It's our recap of the stories that mattered most in Indian country:
THAT TIME OF YEAR: It was Thanksgiving week—and the problematic holiday was cause for introspection, education, and protest. In Minneapolis, a strip club's "Titsgiving" event sparked outrage, while the Haudenosaunee Thanksgiving address struck a chord with many ICTMN readers.
COMPETITOR: Waneek Horn-Miller's resume includes a Pan American Games gold medal. And now, the Mohawk woman, a former Canadian national team water polo player, will help others achieve some Pan Am glory.
REALLY, SNYDER? REALLY?: A federal judge ruled Tuesday that the Washington football team has the right to sue five Native Americans over the cancellation of the team’s trademarks. Meanwhile, Rolling Stone recently named Snyder the number one worst owner in sports.
RISE UP: Kinder Morgan is seeking a $5.4 billion pipeline expansion that would stretch from the Alberta oil sands to Burnaby. Support is streaming in from First Nations, the most recent being Heiltsuk Nation in Bella Bella, British Columbia, which declared “unwavering support for the keepers of the sacred fire on Burnaby Mountain.”
NEVER FORGET: This year marks the 150th anniversary since the Sand Creek Massacre, a tragic and unnecessary event of November 29, 1864 forever changed Indian relations with the U.S. government. What was the climate like in the years leading up to what happened at Sand Creek? An ICTMN timeline helps paint the picture.
ESSENTIAL TRACKS: Tuesday saw the release of Native North America (Vol. 1): Aboriginal Folk, Rock, and Country 1966-1985, a new 2 CD/3 LP box set that surveys Canadian and northern U.S. Native artists from those years of protest and change within Native culture.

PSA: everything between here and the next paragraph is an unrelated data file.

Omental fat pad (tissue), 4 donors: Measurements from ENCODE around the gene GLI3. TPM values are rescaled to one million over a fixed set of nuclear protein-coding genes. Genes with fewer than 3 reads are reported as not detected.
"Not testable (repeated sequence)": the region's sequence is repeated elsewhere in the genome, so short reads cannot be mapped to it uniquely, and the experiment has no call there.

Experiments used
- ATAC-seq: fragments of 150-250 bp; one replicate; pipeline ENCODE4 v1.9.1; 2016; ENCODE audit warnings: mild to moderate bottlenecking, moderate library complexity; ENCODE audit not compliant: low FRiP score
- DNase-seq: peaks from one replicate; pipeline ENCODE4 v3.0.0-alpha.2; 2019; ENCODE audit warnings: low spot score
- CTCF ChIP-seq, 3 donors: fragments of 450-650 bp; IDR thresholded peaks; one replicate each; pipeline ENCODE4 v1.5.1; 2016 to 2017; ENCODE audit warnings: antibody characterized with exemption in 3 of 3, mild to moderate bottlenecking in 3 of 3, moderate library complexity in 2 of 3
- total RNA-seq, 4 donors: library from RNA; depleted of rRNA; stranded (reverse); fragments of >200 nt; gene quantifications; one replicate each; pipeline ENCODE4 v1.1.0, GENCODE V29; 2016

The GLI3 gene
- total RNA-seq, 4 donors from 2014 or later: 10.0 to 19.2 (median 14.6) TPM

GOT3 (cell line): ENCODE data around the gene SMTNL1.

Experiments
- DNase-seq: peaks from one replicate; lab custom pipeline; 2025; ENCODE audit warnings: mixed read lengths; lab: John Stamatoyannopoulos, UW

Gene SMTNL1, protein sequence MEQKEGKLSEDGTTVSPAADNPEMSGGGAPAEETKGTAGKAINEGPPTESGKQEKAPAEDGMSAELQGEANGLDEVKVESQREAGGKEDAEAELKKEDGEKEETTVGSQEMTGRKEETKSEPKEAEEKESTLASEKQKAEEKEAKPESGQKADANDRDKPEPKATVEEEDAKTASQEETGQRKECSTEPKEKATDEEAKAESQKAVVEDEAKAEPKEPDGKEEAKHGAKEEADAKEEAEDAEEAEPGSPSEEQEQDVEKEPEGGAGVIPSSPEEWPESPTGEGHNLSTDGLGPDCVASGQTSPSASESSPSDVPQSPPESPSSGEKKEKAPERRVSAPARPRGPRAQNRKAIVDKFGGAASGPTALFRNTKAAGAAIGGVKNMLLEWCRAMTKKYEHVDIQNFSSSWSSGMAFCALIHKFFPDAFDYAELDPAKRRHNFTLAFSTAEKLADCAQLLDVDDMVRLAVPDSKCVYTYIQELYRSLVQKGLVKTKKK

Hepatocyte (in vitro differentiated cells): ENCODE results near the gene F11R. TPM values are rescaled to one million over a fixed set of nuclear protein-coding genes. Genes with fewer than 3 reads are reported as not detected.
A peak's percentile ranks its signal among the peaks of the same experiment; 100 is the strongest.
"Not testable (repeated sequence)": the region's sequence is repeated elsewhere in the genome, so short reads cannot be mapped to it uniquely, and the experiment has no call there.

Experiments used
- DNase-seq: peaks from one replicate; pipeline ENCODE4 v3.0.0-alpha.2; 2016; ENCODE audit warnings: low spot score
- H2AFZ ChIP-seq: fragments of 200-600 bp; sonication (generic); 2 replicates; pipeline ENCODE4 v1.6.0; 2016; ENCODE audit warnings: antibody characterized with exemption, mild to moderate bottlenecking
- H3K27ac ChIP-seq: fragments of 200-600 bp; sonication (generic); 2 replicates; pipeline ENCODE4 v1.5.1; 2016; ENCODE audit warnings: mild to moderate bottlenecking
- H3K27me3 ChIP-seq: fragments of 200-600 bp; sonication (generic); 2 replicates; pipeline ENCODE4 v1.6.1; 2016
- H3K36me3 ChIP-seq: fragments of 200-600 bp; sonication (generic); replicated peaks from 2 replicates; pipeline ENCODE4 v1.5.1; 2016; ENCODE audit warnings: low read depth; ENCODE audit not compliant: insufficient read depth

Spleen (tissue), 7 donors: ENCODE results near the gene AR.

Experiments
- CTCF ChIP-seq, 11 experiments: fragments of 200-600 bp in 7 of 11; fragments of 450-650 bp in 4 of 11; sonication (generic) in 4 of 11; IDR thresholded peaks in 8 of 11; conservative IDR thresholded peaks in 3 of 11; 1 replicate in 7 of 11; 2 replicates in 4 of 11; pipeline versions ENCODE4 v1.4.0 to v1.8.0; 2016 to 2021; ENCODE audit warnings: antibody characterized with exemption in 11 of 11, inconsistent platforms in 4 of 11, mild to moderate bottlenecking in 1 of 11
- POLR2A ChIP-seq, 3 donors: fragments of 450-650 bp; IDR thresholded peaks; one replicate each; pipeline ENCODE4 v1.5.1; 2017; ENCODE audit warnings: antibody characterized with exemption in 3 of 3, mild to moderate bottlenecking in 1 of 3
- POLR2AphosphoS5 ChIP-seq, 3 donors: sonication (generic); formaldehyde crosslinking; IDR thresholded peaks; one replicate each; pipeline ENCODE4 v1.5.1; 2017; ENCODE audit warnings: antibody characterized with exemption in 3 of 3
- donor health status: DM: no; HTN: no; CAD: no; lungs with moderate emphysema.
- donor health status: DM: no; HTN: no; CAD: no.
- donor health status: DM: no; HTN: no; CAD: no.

STAR PLAYER: Ole Miss softball continued building for the future with the addition of standout Mississippi player Hailey Lunderman, Sicangu Lakota /Choctaw, Mississippi head coach Mike Smith announced on Tuesday.
LESSON LEARNED: St. Joseph's Indian School in Chamberlain, South Dakota, responded to a scandal involving fund-raising methods that had been brought to light by a CNN report. "A great lesson was learned," a school attorney told ICTMN. "It has caused some pretty intense introspection."
VERDICT: It only took the jury five hours to convict the former executive director of the Choctaw Nation’s construction administration on six federal charges in Oklahoma Eastern District court Thursday evening. Jason Brett Merida was found guilty on two counts of tax fraud, two counts of theft, and one count each of conspiracy to commit bribery and conspiracy to commit money laundering.